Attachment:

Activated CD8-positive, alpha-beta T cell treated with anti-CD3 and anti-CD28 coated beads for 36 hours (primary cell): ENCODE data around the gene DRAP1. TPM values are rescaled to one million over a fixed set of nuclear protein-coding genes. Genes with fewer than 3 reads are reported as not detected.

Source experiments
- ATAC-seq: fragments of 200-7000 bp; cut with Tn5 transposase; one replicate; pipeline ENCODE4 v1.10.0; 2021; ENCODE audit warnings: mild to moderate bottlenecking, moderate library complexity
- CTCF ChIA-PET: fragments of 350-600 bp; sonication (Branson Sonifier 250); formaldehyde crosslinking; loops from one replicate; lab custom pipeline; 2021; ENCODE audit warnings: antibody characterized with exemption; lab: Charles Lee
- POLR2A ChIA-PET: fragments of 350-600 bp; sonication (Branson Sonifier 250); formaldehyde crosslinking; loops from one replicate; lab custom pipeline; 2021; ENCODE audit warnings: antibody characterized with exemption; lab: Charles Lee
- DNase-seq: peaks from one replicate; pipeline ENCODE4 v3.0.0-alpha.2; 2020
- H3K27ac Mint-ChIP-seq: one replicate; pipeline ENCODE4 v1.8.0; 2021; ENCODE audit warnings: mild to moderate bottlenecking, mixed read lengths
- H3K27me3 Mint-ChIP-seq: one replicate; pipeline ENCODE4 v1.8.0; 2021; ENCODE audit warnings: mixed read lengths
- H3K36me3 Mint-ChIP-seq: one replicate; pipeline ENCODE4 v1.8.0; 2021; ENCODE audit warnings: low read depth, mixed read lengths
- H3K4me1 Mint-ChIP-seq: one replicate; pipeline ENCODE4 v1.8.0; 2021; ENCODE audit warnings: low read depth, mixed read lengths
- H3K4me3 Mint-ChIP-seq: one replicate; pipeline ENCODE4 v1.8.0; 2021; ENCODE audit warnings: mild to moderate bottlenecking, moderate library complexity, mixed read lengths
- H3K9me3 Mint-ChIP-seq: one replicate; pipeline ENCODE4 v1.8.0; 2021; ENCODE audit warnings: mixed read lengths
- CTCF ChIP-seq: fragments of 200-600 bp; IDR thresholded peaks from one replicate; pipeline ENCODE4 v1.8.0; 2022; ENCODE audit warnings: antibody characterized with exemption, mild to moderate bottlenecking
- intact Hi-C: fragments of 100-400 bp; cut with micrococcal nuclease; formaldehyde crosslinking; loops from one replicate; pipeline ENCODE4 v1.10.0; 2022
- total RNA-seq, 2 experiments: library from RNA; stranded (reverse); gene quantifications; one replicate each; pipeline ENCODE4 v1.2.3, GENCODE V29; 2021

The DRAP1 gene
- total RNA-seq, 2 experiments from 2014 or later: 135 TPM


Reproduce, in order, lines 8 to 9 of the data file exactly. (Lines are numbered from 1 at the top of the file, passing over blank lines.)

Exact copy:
- H3K27me3 Mint-ChIP-seq: one replicate; pipeline ENCODE4 v1.8.0; 2021; ENCODE audit warnings: mixed read lengths
- H3K36me3 Mint-ChIP-seq: one replicate; pipeline ENCODE4 v1.8.0; 2021; ENCODE audit warnings: low read depth, mixed read lengths